Are you ready for Google’s next search algorithm update?

If your website isn’t responsive or optimized for mobile devices, you should be worried. Why? Because as of April 21st, Google will expand the use of mobile-friendliness as a ranking signal in search results. Websites that are optimized for mobile devices will receive the highest SEO rankings, and the rest will be penalized in rankings which will result in a decline in organic search traffic.

For most organizations, between 30% and 50% of website traffic comes from mobile devices, making this is a pretty big deal if your site falls into the “not optimized” category. Thanks Google. Now what?

“Google recommends webmasters follow the industry best practice of using responsive web design, namely serving the same HTML for all devices.”

First things first, determine if your Website is currently mobile optimized and see whether or not the mobile settings have been properly configured. Google provides this handy tool to help : https://www.google.com/webmasters/tools/mobile-friendly. Simply plug in your website address, and let Google tell you the good (or bad) news.

mobile-friendly-test

Dedicated Mobile Site

If you have a dedicated mobile website, for example: m.yourdomain.org, but Googlebot is not recognizing your site as mobile friendly, you’ll need to take a couple of steps to ensure your SEO is not impacted.
not-mobile-friendly
First, you must annotate both your desktop and mobile URLs with the proper canonical and alternate tags to tell Google which is preferred version of the page and which page is the alternate content. If you skip this step, Google will penalize your site for duplicate content in addition to penalizing you for your site not being mobile friendly.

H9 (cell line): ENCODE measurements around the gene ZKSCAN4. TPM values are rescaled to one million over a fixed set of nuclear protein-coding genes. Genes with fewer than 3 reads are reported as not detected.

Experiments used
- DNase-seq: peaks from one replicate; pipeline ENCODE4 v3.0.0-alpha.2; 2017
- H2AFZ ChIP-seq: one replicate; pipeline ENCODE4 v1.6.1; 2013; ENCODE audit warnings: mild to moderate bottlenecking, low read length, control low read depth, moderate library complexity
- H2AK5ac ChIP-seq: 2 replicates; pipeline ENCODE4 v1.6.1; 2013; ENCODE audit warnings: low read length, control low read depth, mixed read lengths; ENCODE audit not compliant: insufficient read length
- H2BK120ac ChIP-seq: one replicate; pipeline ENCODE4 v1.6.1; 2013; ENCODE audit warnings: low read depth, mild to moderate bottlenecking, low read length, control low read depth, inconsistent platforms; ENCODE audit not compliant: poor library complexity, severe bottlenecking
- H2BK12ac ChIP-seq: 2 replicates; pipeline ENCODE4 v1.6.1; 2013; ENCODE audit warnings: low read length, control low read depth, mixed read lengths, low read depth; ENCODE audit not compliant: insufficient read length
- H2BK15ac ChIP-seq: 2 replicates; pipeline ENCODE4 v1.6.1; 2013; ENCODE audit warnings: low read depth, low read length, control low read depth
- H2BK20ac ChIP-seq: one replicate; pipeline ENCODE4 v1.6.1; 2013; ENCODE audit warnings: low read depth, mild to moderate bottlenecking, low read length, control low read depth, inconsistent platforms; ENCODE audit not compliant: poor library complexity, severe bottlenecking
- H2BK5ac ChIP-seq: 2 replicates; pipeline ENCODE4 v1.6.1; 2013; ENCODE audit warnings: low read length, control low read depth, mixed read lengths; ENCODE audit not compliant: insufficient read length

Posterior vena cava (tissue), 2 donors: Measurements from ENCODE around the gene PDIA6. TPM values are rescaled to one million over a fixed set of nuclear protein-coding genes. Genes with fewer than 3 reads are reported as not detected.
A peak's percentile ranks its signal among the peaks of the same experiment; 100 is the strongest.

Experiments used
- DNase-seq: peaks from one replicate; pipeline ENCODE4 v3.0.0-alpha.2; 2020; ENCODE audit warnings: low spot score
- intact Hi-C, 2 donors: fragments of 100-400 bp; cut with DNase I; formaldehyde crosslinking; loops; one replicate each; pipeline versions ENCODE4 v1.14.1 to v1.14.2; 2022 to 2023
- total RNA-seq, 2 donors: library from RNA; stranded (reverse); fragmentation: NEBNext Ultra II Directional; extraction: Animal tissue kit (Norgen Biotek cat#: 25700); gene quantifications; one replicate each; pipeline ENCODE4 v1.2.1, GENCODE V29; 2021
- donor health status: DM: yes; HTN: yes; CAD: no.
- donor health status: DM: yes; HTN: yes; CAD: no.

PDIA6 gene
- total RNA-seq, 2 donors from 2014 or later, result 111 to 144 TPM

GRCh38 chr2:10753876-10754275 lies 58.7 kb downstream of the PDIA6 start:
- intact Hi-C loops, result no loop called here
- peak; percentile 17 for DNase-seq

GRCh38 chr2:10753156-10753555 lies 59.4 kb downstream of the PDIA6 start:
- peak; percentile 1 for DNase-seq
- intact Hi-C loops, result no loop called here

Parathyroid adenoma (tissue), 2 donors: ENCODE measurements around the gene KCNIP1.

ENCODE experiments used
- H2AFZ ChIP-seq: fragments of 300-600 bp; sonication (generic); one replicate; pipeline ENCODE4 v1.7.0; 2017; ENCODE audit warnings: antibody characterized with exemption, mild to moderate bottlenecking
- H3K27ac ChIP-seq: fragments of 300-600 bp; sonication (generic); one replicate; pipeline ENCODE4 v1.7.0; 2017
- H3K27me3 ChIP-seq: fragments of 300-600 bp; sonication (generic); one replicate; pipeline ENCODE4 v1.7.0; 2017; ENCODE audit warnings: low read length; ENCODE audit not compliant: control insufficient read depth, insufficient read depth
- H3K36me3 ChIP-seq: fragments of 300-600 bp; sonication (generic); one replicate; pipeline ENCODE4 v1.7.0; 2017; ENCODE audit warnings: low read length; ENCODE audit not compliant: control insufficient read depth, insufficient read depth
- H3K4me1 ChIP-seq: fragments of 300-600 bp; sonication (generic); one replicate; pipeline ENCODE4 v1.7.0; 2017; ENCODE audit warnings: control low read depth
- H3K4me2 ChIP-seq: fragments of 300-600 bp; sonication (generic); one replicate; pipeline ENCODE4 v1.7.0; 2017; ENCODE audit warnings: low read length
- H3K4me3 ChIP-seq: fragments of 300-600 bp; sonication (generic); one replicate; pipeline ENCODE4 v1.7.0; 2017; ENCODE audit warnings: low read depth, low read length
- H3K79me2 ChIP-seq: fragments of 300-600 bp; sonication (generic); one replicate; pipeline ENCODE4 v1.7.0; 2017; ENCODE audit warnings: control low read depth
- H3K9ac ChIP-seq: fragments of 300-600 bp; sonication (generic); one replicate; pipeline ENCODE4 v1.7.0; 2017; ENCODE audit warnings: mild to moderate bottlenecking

Example of link attribute set up:

On the desktop page (http://www.example.com/page-1), add:

<link href="http://m.example.com/page-1" rel="alternate" media="only screen and (mad-width: 640px)" />

and on the mobile page (http://m.example.com/page-1), the required annotation should be:

<link href="http://www.example.com/page-1" rel="canonical" />

This rel=”canonical” tag on the mobile URL pointing to the desktop page is required.

Once you have updated your pages, you also need to update your site map with the appropriate media query and alternate link information as shown here:

 <?xml version="1.0" encoding="UTF-8"?>
 <urlset xmlns="http://www.sitemaps.org/schemas/sitemap/0.9"
         xmlns:xhtml="http://www.w3.org/1999/xhtml">
 <url>
 <loc>http://www.example.com/page-1</loc>
 <xhtml: link
    rel="alternate"
    media="only screen and (max-width:640px)"
    href="http://m.example.com/page-1 "/>
</url>
</urlset>

Google put together a document that walks through this process with even more detail and will take you step by step on how to signal your configuration to search engines.

If your website isn’t mobile-friendly, don’t panic! Consider a responsive retrofit.

Restyling your existing site to take advantage of responsive design best practices is a good option for organizations that don’t have a website redesign in the near future. While there are some caveats as to whether this tactic is appropriate for your organization, it can be a good and affordable stopgap measure in between a redesign to a fully responsive website. My colleague, Tim Arnold, is a great source of info about responsive design if you’d like to learn more.

Your transition to a mobile friendly site will not only ensure you are found in search results, but it will also help your users reach their goals, whether they are on mobile or desktop devices. As always, if you need help updating your link tags or would like assistance with a responsive retrofit, Beaconfire is here to help.


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